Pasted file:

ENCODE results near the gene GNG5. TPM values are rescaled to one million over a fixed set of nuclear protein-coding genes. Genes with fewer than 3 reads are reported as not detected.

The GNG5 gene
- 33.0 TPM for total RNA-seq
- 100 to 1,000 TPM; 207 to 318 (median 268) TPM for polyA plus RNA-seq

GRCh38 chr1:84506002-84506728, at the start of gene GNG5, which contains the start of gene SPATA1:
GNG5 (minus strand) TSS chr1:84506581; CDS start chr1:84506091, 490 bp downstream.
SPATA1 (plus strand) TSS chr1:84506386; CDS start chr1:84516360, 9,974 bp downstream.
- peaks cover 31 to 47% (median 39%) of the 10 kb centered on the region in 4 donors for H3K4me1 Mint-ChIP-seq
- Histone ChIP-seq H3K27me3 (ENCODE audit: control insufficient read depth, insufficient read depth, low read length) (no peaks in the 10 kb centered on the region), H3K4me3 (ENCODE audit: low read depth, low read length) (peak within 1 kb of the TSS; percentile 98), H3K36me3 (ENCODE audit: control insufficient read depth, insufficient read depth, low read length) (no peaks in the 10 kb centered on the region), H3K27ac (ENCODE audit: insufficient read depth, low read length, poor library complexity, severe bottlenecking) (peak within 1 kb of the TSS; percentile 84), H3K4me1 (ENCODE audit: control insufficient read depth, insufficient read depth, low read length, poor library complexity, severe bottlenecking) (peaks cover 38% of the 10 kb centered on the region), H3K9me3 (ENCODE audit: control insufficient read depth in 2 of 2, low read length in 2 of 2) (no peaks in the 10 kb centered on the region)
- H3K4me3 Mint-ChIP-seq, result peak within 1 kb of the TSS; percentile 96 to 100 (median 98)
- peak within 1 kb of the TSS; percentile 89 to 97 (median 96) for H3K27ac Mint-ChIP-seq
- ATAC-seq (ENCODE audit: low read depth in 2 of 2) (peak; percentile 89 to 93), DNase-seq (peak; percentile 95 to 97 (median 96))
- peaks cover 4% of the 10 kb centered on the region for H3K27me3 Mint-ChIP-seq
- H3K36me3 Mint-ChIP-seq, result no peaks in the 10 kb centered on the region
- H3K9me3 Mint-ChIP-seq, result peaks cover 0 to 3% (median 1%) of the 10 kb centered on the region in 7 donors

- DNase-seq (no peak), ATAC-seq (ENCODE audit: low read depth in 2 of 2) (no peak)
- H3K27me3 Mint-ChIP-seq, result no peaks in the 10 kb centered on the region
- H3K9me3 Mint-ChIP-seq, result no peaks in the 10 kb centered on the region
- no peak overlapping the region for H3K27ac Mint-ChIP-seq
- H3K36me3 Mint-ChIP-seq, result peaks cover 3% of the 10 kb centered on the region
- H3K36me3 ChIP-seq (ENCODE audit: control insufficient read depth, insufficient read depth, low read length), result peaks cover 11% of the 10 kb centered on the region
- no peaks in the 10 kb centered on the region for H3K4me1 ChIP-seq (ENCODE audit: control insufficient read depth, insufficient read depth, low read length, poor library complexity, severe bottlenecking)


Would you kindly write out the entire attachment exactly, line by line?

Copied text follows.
ENCODE results near the gene GNG5. TPM values are rescaled to one million over a fixed set of nuclear protein-coding genes. Genes with fewer than 3 reads are reported as not detected.

The GNG5 gene
- 33.0 TPM for total RNA-seq
- 100 to 1,000 TPM; 207 to 318 (median 268) TPM for polyA plus RNA-seq

GRCh38 chr1:84506002-84506728, at the start of gene GNG5, which contains the start of gene SPATA1:
GNG5 (minus strand) TSS chr1:84506581; CDS start chr1:84506091, 490 bp downstream.
SPATA1 (plus strand) TSS chr1:84506386; CDS start chr1:84516360, 9,974 bp downstream.
- peaks cover 31 to 47% (median 39%) of the 10 kb centered on the region in 4 donors for H3K4me1 Mint-ChIP-seq
- Histone ChIP-seq H3K27me3 (ENCODE audit: control insufficient read depth, insufficient read depth, low read length) (no peaks in the 10 kb centered on the region), H3K4me3 (ENCODE audit: low read depth, low read length) (peak within 1 kb of the TSS; percentile 98), H3K36me3 (ENCODE audit: control insufficient read depth, insufficient read depth, low read length) (no peaks in the 10 kb centered on the region), H3K27ac (ENCODE audit: insufficient read depth, low read length, poor library complexity, severe bottlenecking) (peak within 1 kb of the TSS; percentile 84), H3K4me1 (ENCODE audit: control insufficient read depth, insufficient read depth, low read length, poor library complexity, severe bottlenecking) (peaks cover 38% of the 10 kb centered on the region), H3K9me3 (ENCODE audit: control insufficient read depth in 2 of 2, low read length in 2 of 2) (no peaks in the 10 kb centered on the region)
- H3K4me3 Mint-ChIP-seq, result peak within 1 kb of the TSS; percentile 96 to 100 (median 98)
- peak within 1 kb of the TSS; percentile 89 to 97 (median 96) for H3K27ac Mint-ChIP-seq
- ATAC-seq (ENCODE audit: low read depth in 2 of 2) (peak; percentile 89 to 93), DNase-seq (peak; percentile 95 to 97 (median 96))
- peaks cover 4% of the 10 kb centered on the region for H3K27me3 Mint-ChIP-seq
- H3K36me3 Mint-ChIP-seq, result no peaks in the 10 kb centered on the region
- H3K9me3 Mint-ChIP-seq, result peaks cover 0 to 3% (median 1%) of the 10 kb centered on the region in 7 donors

- DNase-seq (no peak), ATAC-seq (ENCODE audit: low read depth in 2 of 2) (no peak)
- H3K27me3 Mint-ChIP-seq, result no peaks in the 10 kb centered on the region
- H3K9me3 Mint-ChIP-seq, result no peaks in the 10 kb centered on the region
- no peak overlapping the region for H3K27ac Mint-ChIP-seq
- H3K36me3 Mint-ChIP-seq, result peaks cover 3% of the 10 kb centered on the region
- H3K36me3 ChIP-seq (ENCODE audit: control insufficient read depth, insufficient read depth, low read length), result peaks cover 11% of the 10 kb centered on the region
- no peaks in the 10 kb centered on the region for H3K4me1 ChIP-seq (ENCODE audit: control insufficient read depth, insufficient read depth, low read length, poor library complexity, severe bottlenecking)